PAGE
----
Large red banners that read “Fight 4 DACA” were carried around the campus while students from Mt. SAC and Cal Poly Pomona chanted and marched for the rights of undocumented students. The march started at the Bronco Dreamers Resource Center and continued throughout the campus until attendees reached the University Plaza on Nov. 12.
DACA, which stands for Deferred Action for Childhood Arrivals, is a program that allows undocumented immigrants who were brought to the U.S. as children to live and work here legally without the constant fear of deportation.
With megaphones in hand, organizers led marchers in rhythmic chants in both English and Spanish. Lively voices echoed through the halls of the campus and hand-painted signs were held high for bystanders to see.
Both colleges joined to march in solidarity and support of the DACA program and the undocumented and mixed status families it covers.
On this day throughout the country, thousands of high school and college students organized staged walkouts to declare that DACA recipients are “here to stay” as the legal status of nearly 700,000 undocumented immigrants who entered the United States as children is at stake.
Chants soon began.
“Hope is here”
“Home is here”
“We’re fired up, can’t take it no more”
“The people united will never be divided”
Some students of Mt. SAC decided to host an I.D.E.A.S. club meeting after the rally to talk about what DACA means to them.
“I always felt like I was alone, and that maybe there weren’t many supporters here at school or in the country, but hearing them talk and hearing about the many schools doing walk outs gave me a sense of pride,” I.D.E.A.S. club member Edgar Montanez said. “There are other people who believe in this cause.”
I.D.E.A.S. club members also gave helpful tips on how to support the undocumented community during the DACA hearing, and club leaders highlighted important tips and gave a brief history on DACA during their powerpoint presentation.
“It made me really happy to see that there’s people out there supporting undocumented students. Sometimes they feel like they’re alone,” Montanez added.
In the road to pass legislation for undocumented students, President Barack Obama faced intense pressure from the Latinx community in 2012. People had witnessed mass deportations and changes made to immigration policies during the first three years of his first term, and young students from immigrant backgrounds began campaigns, sit-ins and hunger strikes to demand change.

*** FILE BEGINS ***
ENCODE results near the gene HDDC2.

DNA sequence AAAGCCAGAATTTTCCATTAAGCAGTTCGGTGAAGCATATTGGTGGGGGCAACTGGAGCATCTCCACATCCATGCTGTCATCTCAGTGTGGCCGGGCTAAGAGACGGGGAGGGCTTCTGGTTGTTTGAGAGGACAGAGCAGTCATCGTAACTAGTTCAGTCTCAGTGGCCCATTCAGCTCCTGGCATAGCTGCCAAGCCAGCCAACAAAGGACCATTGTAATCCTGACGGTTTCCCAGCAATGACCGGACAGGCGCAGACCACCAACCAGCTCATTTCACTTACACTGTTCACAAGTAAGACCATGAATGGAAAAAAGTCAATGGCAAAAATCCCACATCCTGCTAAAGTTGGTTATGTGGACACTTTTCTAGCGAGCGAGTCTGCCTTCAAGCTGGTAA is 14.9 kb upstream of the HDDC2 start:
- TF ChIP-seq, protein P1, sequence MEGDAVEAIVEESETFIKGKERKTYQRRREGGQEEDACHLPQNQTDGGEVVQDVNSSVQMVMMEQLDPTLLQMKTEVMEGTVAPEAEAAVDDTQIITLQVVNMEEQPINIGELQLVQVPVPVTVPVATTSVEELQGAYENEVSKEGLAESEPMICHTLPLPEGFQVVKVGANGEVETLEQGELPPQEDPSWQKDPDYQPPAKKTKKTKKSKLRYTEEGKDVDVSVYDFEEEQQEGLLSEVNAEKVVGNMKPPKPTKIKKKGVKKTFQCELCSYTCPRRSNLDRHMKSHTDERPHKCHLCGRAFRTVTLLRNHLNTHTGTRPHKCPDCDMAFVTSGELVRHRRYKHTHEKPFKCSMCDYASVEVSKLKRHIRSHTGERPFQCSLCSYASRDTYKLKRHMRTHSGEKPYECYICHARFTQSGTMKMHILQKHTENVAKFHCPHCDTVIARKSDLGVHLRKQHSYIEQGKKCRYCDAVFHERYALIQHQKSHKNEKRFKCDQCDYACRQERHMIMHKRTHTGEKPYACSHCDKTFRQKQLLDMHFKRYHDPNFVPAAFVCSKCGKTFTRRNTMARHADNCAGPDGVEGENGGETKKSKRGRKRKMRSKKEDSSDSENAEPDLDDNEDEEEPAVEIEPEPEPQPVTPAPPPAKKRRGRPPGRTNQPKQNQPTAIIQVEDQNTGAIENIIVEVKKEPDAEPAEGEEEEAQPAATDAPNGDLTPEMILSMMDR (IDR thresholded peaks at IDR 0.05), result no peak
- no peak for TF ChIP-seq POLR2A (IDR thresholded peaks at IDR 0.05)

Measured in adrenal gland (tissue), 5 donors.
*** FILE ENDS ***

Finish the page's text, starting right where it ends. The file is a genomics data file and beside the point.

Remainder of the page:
During this time, Congress also failed to pass the DREAM Act, an act that would have granted legal status to young immigrants who arrived to this country as children. While DREAM did not pass, Obama’s administration created the DACA program in 2012, and it has lasted for around seven years.
The program has granted young immigrants deferred action and delayed their deportation as long as certain requirements were met. Program recipients can obtain Social Security numbers, work permits and driver’s licenses, along with having to pay taxes. Since then, DACA has been a lifeline for hundreds of thousands of immigrants across the county.
The concerns today are over President Donald Trump’s plan to terminate DACA. Trump has ordered his administration to stop renewing work permits for DACA recipients, but his order was blocked, and lower courts have kept the program alive for two years since the September announcement.
The Department of Justice has attempted to bring DACA before the Supreme Court twice before, but the court has now agreed to consider the government’s appeal. Undocumented students now wait for a future decision on the matter.
Undocumented photojournalism major Luis Olguin spoke candidly about living with the likelihood that the program could be removed.
He said, “If DACA gets removed, I will not be able to have a work permit and go to school.”
Olguin spends $500 a year. It costs him $300 to renew his status, $100 for the lawyer to do the paperwork and another $100 for the office handling the paperwork.
Because the court has yet to announce their decision about DACA, he said, “Just to be realistic, I’m shitting bricks.”